We have a new preprint available. This is a deviation from the usual business of paleo- and ecological communities, in that we examine cascading unemployment in socio-economic systems when subjected to outbreaks of COVID-19. It is of course inspired by our eco-evolutionary modelling, where we’ve shown that the manner in which systems are structured, particularly how species are partitioned among functions and how those functions interact are critical determinants of system stability and persistence. Below is a plain-language summary, and the preprint may be found here. The figure above shows forecasts of workers lost in the city of Fresno, California, over a 151 day interval from the beginning of an outbreak. is the infamous initial transmission rate, and we modeled scenarios of ranging from 0.9 to 6.0. The upper grey surface is the fraction of initial employment (February, 2020) lost to severe illness and death, and the lower surface is the total fraction of employment lost as the initial losses cascade through the economic systems and are amplified by inter-industry dependencies.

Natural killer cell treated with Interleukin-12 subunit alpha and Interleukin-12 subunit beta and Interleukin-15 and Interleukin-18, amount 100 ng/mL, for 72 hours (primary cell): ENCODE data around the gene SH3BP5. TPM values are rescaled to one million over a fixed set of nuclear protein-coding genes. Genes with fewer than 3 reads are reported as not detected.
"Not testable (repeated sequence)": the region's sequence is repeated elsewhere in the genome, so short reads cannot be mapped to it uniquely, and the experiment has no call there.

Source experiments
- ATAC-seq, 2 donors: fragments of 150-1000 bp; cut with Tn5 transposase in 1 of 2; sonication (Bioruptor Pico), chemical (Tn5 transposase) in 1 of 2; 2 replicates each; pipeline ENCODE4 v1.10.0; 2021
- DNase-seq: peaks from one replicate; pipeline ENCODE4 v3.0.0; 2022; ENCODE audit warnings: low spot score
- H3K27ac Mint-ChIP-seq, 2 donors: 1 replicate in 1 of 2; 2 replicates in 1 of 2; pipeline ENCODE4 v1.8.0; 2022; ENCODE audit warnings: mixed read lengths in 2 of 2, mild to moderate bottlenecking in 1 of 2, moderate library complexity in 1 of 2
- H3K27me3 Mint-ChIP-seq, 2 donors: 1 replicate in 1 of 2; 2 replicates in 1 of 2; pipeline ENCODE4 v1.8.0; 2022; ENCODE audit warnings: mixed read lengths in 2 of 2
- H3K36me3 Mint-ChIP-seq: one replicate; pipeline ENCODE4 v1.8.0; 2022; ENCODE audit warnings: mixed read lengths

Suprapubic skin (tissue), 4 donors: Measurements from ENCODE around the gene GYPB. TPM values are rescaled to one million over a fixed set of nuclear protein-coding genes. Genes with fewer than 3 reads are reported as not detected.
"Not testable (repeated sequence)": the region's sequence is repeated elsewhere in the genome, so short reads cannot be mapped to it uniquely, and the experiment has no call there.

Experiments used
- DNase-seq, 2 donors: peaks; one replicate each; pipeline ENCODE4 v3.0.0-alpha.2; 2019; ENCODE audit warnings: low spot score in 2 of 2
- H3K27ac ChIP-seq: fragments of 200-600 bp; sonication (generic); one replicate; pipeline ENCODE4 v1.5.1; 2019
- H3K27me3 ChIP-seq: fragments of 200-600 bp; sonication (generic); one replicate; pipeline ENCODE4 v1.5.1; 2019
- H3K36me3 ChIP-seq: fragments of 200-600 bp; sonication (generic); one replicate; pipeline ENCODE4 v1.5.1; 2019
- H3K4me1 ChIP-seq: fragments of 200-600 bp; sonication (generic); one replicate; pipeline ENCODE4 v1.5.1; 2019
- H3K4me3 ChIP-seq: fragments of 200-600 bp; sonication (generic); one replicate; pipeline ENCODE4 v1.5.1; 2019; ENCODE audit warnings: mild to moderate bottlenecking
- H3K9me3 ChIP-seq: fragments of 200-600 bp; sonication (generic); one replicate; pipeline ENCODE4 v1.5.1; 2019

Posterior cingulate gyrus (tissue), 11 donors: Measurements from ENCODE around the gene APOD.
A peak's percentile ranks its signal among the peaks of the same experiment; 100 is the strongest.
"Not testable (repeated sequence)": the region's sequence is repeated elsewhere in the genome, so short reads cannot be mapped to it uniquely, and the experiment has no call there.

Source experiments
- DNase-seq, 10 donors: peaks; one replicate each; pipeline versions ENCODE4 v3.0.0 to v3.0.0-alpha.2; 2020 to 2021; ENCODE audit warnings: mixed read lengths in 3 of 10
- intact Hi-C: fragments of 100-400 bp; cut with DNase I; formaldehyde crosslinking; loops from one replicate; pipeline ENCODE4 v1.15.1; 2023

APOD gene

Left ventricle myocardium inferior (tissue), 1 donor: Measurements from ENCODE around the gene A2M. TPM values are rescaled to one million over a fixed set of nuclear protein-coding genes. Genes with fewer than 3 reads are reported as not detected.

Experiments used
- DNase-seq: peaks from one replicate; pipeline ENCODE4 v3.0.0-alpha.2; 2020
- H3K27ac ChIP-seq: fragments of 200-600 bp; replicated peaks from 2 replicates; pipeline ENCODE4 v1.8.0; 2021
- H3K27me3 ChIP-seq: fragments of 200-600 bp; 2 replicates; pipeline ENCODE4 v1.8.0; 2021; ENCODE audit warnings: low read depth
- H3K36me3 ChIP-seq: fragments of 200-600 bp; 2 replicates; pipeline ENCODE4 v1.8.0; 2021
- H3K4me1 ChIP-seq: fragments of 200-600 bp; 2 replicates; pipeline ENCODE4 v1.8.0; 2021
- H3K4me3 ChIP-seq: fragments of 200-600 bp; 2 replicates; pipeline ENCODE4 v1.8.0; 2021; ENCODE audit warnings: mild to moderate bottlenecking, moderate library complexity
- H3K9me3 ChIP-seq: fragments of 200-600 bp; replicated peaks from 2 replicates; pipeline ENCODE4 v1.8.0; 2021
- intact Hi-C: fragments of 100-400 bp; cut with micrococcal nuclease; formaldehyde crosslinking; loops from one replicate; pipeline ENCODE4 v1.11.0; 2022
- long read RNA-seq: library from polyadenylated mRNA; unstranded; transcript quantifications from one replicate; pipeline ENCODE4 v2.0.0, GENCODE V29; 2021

Plain language summary
We use a coupled epidemiological-economic model to predict the unemployment that would be incurred by major Californian socio-economic systems if outbreaks of COVID-19 were permitted to run their courses. This is a baseline against which it is important to compare contrasting approaches that prioritize either non-pharmaceutical actions intended to disrupt spread of the disease, or safeguards to uninterrupted economic activity. We find that high unemployment would be unavoidable as the effects of worker death or debilitating illness cascade through the economic network. While predicted unemployment is lower than actual unemployment during the pandemic, that benefit comes at the cost of greatly elevated mortality. The impact would also be disproportionately more severe among smaller, goods producing, and typically inland socio-
Erratum The figures for economic losses at the end of the third paragraph, pg. 9, should read $168.25 billion and $1.7 trillion respectively.